Alicia Harper spent years as a missionary, working in Puerto Rico, the Dominican Republic and Mexico, but she faced her greatest challenge six years ago when, at age 69, her mind and body began to falter.
When her children visited, she often sat on the sofa in her Longwood, Fla., home, unresponsive to what was going on around her. A regular churchgoer, she gradually lost interest in attending church. She didn't recognize her own bedroom.
Meanwhile, she was beginning to have trouble walking - and her right hand and right leg often shook.
The diagnosis? Alzheimer's disease.
The reality? Fluid on the brain.
Experts say a significant percentage of those diagnosed with Alzheimer's disease suffer from something else. A study released last week underscored that message.
Researchers in Honolulu autopsied the brains of 426 Japanese-American men who were residents of Hawaii, and who died at an average age of 87. Of those, 211 had been diagnosed with a dementia when they were alive, most commonly Alzheimer's disease.
The study found that about half of the men diagnosed with Alzheimer's did not have sufficient numbers of the brain lesions characterizing that condition to support the diagnosis.
For the Harpers, it would take several years - and visits to a handful of doctors - before they discovered Alicia did not have Alzheimer's disease.
Instead, she had normal pressure hydrocephalus. With NPH, patients have a buildup of fluid on the brain - and often experience memory loss, trouble walking and loss of bladder control. As many as 5 percent of those diagnosed with Alzheimer's, Parkinson's disease or some form of dementia may have NPH instead, doctors say.
"We hear it so often, over and over again from families," said Dr. Phillip St. Louis, a neurosurgeon and director of Florida Hospital's NPH Program. Harper "went to three or four different doctors before they finally found it. And her case is not unusual. But many health-care providers aren't aware of (the condition)."
And that's as frustrating for families as it is for doctors and medical researchers.
After doctors told them Alicia might have Alzheimer's disease, her husband and their four adult children had to accept that she might never be the same.
"To me, it was just a consequence of life," her husband, Nildo, said. "You just have to live with it."
Nildo became both nurse and caretaker for Alicia, a Cuban emigre who had been the glue that held their family together. He couldn't leave the house because he was afraid she might fall.
Alicia doesn't remember much about that time - it's just a hazy memory. "I remember that I wasn't able to walk," she said recently. "And that I wasn't in charge of the house - the cleaning, the cooking - anymore. I just didn't care."
Her condition continued to worsen. Walking became increasingly difficult - even with a walker. And she couldn't control her bladder.
Finally, a neurologist suggested performing a series of tests on Alicia, including a spinal tap, to see if she had NPH.
The condition is often characterized by how quickly a patient seems to age, St. Louis said.
"Let's say you have Uncle Joe, who you've seen and when you see him six months later, he has trouble remembering things from one minute to the other. And his walking is incredibly bad - he has to use a cane or a walker," said St. Louis. "It's very easy for someone to say, 'Well, he's 70, he's getting old.' But it should be a much more gradual decline."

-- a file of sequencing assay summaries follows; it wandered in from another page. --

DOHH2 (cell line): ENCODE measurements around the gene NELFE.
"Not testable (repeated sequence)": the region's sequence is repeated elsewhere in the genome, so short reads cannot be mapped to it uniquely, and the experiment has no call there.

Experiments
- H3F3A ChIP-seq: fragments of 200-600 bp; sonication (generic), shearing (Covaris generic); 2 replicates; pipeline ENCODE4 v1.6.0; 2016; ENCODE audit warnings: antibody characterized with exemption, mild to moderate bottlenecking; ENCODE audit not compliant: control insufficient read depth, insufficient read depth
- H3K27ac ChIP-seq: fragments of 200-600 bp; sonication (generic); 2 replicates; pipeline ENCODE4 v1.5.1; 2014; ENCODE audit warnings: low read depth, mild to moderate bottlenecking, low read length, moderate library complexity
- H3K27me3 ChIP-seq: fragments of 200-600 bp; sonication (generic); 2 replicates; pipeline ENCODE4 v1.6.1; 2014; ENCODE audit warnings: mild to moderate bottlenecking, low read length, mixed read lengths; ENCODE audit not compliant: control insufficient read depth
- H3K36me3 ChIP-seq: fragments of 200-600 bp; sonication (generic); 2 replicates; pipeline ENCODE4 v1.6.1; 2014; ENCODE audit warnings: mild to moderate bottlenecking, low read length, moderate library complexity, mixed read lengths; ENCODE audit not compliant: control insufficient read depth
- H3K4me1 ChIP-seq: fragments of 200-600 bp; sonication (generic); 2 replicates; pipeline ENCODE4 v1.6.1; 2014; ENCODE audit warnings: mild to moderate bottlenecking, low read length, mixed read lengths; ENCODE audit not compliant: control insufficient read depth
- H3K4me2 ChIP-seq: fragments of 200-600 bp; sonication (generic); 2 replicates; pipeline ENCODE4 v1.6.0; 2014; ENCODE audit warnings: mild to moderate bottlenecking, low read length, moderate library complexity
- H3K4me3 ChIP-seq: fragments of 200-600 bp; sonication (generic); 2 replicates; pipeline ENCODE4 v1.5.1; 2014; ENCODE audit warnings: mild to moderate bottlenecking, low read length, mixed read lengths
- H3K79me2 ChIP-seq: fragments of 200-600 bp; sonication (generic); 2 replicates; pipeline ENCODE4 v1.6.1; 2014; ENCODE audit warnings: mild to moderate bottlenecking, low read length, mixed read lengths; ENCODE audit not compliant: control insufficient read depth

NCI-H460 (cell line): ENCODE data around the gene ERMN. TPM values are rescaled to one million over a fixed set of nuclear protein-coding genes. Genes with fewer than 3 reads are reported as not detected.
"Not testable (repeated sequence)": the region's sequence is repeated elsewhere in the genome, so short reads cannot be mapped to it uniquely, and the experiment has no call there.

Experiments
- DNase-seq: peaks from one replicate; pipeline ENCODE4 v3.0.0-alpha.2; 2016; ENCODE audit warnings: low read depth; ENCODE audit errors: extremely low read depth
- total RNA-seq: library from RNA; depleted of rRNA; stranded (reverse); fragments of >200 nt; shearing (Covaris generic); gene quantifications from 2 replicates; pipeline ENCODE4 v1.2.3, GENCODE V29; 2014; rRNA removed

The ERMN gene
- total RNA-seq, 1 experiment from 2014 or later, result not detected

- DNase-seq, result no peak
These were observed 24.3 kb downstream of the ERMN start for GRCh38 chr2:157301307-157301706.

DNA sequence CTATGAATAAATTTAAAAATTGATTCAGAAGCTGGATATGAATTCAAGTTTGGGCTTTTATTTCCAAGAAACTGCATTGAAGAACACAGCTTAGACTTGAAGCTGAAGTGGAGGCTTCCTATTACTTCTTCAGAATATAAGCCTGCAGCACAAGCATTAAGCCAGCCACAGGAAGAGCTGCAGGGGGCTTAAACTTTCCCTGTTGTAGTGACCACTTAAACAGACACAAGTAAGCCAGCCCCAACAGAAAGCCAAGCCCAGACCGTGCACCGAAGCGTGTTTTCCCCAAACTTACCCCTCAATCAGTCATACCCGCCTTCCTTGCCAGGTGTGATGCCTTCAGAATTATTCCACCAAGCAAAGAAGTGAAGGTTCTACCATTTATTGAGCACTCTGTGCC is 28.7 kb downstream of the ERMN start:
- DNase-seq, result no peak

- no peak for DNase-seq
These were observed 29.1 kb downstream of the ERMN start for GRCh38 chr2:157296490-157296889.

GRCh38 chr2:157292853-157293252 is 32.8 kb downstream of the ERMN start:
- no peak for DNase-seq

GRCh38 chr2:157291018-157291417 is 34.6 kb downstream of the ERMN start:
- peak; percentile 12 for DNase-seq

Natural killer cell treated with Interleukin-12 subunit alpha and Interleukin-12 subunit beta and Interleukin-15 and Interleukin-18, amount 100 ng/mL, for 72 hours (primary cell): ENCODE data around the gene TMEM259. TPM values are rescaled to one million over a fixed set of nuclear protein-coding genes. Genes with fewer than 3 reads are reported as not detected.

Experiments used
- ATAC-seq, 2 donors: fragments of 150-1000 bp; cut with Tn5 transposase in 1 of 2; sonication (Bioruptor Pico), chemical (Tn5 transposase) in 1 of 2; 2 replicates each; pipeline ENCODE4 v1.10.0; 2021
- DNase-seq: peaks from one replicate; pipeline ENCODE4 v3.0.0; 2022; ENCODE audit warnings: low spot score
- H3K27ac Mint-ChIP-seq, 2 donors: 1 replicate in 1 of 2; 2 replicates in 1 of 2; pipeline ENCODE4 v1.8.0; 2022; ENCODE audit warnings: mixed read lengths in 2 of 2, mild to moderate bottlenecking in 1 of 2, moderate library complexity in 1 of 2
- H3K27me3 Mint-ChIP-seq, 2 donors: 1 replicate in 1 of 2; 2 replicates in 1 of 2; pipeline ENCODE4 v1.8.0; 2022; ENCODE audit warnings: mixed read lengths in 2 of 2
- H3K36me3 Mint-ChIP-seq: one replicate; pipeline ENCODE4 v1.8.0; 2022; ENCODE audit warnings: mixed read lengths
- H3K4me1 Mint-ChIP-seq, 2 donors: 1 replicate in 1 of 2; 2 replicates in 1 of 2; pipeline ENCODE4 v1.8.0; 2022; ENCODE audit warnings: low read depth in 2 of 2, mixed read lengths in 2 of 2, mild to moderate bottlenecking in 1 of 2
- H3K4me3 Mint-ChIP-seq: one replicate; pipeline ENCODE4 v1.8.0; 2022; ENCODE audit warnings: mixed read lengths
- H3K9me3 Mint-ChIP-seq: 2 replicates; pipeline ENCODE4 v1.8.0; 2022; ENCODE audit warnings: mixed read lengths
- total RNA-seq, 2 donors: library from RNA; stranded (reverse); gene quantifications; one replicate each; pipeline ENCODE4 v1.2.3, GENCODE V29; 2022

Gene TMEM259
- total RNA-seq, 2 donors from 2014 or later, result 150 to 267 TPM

Neurologists typically conduct memory tests on patients - and follow up with MRI scans of their brains, said Dr. Ashok Raj of the Florida Alzheimer's Disease Research Center. A neurologist cannot look at an MRI and conclude that a patient has Alzheimer's, Raj said, but "nine times out of 10, an MRI is going to exclude a lot of other memory problems - such as strokes, NPH and tumors."
Added St. Louis, "Doctors should at least do an imaging study to see if there's any reason for this (decline). Many times they don't. They just assume it's Alzheimer's."
Alicia's MRI showed she had enlarged ventricles in her brain - a sign of NPH - but no significant atrophy of the brain, which would have signaled some type of dementia.
The next step? More tests. St. Louis and a team of doctors studied her gait, her cognitive function and then did a spinal tap for three days to see if draining some of the fluid from her brain might help.
Afterward, St. Louis suggested implanting a shunt in her head to continuously drain the excess fluid.
Patients usually experience a slow, but steady improvement in memory, brain function and walking as a result, St. Louis said.
But that didn't happen with Alicia.
The Harpers noticed the change within a week.
Alicia began trying to walk, her hands and legs stopped shaking and she took an interest in life again.
"This is what's so amazing," said Nildo, 81. "The symptoms disappeared like magic - without medication."
Alicia, now 75, still needed physical therapy, to rebuild her strength and improve her walking. But now, a year after her surgery, she no longer uses a walker. And best of all, she seems to have returned to her old self.
She spent Christmas laughing and enjoying the time with her children and eight grandchildren. She began playing solitaire again on the computer, checking out Facebook, playing with her iPod. And even though her hands hurt from arthritis, she sometimes plays the piano again.
She isn't racing around the mall, but she's walking and she's back to bossing Nildo around. "Now," he says, laughing, "she'll even argue with me again."
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